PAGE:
Hebrews 13:11 Parallel Verses [⇓ See commentary ⇓]

Hebrews 13:11, NIV: The high priest carries the blood of animals into the Most Holy Place as a sin offering, but the bodies are burned outside the camp.

Hebrews 13:11, ESV: For the bodies of those animals whose blood is brought into the holy places by the high priest as a sacrifice for sin are burned outside the camp.

Hebrews 13:11, KJV: For the bodies of those beasts, whose blood is brought into the sanctuary by the high priest for sin, are burned without the camp.

Hebrews 13:11, NASB: For the bodies of those animals whose blood is brought into the Holy Place by the high priest as an offering for sin are burned outside the camp.

Hebrews 13:11, NLT: Under the old system, the high priest brought the blood of animals into the Holy Place as a sacrifice for sin, and the bodies of the animals were burned outside the camp.

Hebrews 13:11, CSB: For the bodies of those animals whose blood is brought into the most holy place by the high priest as a sin offering are burned outside the camp.

What does Hebrews 13:11 mean? [⇑ See verse text ⇑]

Exodus 29:14 specifies that the bodies—the flesh—of animals brought as a sin offering to consecrate Aaron as high priest were to be burned outside of the camp of Israel. This ceremony was intended to showcase man's need for blood atonement and a need for sacrifice on his behalf (Hebrews 9:22). The book of Hebrews has made a point of saying that the physical rituals of the old covenant are meant as teaching tools (Hebrews 9:11–12; Galatians 3:24). These are meant to symbolize the perfect work of Jesus Christ (Hebrews 9:23–24).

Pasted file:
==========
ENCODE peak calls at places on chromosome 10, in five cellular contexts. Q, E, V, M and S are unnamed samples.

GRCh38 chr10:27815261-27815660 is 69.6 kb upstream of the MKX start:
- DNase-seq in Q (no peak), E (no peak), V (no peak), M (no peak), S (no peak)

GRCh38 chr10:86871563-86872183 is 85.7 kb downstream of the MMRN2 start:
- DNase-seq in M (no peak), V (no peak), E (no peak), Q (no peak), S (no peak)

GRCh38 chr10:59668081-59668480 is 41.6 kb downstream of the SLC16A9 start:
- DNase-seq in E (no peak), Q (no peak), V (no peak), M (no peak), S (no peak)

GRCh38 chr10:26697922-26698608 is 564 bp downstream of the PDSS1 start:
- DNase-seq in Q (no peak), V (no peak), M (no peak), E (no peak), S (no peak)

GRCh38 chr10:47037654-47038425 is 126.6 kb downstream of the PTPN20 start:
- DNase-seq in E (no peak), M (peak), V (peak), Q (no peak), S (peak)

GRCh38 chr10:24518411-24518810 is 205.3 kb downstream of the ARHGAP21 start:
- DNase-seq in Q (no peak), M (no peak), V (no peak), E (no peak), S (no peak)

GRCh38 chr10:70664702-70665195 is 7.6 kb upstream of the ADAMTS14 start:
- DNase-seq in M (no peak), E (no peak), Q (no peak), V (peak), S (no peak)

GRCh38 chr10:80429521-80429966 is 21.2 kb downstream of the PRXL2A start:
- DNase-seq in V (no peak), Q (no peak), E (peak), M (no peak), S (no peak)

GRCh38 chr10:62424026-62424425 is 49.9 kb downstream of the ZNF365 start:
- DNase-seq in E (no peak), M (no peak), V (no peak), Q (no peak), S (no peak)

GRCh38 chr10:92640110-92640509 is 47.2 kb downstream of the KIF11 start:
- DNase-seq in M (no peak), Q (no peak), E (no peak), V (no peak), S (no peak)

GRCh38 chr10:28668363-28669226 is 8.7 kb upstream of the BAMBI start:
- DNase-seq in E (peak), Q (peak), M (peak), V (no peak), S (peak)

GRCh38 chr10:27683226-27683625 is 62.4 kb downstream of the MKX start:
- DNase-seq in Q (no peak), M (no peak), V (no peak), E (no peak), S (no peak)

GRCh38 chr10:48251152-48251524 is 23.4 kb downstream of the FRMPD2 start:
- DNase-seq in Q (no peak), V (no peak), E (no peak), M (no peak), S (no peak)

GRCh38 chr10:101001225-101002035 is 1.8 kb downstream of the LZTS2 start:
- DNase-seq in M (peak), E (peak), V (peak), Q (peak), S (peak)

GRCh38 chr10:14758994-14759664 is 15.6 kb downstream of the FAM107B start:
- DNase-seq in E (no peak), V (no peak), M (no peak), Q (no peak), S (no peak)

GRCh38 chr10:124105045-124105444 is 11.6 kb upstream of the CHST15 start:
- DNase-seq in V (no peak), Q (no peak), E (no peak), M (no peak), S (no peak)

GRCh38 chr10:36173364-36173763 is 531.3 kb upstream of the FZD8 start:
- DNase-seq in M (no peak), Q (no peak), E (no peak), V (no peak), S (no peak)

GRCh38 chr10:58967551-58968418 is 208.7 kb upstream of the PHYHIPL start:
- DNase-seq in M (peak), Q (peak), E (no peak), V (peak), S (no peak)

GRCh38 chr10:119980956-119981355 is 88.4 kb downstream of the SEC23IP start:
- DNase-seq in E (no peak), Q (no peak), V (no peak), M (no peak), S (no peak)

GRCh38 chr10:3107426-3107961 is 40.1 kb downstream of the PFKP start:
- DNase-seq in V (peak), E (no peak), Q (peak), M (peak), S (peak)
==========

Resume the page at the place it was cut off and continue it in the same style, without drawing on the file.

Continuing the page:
In this passage, the writer uses the same idea to compare Jesus' physical death with the process used in Exodus to consecrate the priesthood. Jesus' execution was performed outside the city walls of Jerusalem (John 19:17–20), a parallel to how the bodies of animals sacrificed for sin were to be burnt outside the borders of the nation's camp (Hebrews 13:12).

Prior verses reminded the readers that Jesus willingly endured shame and persecution for the sake of God's will, and the good God intended from those experiences (Hebrews 12:2). The same was true of many other heroes of the faith (Hebrews 11:35–40). As this passage continues, the writer will extend this same point using the analogy of things taken "outside" to be destroyed. Jesus was willing to be "cast out" as part of God's will, and so should Christians be willing to be shunned, persecuted, or cast out for their faith (Hebrews 13:13).